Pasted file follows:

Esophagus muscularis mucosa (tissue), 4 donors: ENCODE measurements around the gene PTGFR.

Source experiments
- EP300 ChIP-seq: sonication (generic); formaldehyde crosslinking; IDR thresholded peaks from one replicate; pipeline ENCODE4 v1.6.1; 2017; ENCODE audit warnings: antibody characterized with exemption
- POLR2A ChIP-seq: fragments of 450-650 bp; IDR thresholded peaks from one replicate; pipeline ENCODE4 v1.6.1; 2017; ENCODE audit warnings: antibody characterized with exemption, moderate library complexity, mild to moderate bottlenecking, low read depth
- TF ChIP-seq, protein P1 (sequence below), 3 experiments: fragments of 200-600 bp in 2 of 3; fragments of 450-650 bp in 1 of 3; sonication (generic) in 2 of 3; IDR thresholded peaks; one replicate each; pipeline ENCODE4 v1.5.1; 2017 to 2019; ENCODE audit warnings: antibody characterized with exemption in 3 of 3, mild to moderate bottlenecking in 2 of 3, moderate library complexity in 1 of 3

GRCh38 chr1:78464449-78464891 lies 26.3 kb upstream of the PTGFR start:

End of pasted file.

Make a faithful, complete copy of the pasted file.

Esophagus muscularis mucosa (tissue), 4 donors: ENCODE measurements around the gene PTGFR.

Source experiments
- EP300 ChIP-seq: sonication (generic); formaldehyde crosslinking; IDR thresholded peaks from one replicate; pipeline ENCODE4 v1.6.1; 2017; ENCODE audit warnings: antibody characterized with exemption
- POLR2A ChIP-seq: fragments of 450-650 bp; IDR thresholded peaks from one replicate; pipeline ENCODE4 v1.6.1; 2017; ENCODE audit warnings: antibody characterized with exemption, moderate library complexity, mild to moderate bottlenecking, low read depth
- TF ChIP-seq, protein P1 (sequence below), 3 experiments: fragments of 200-600 bp in 2 of 3; fragments of 450-650 bp in 1 of 3; sonication (generic) in 2 of 3; IDR thresholded peaks; one replicate each; pipeline ENCODE4 v1.5.1; 2017 to 2019; ENCODE audit warnings: antibody characterized with exemption in 3 of 3, mild to moderate bottlenecking in 2 of 3, moderate library complexity in 1 of 3

GRCh38 chr1:78464449-78464891 lies 26.3 kb upstream of the PTGFR start: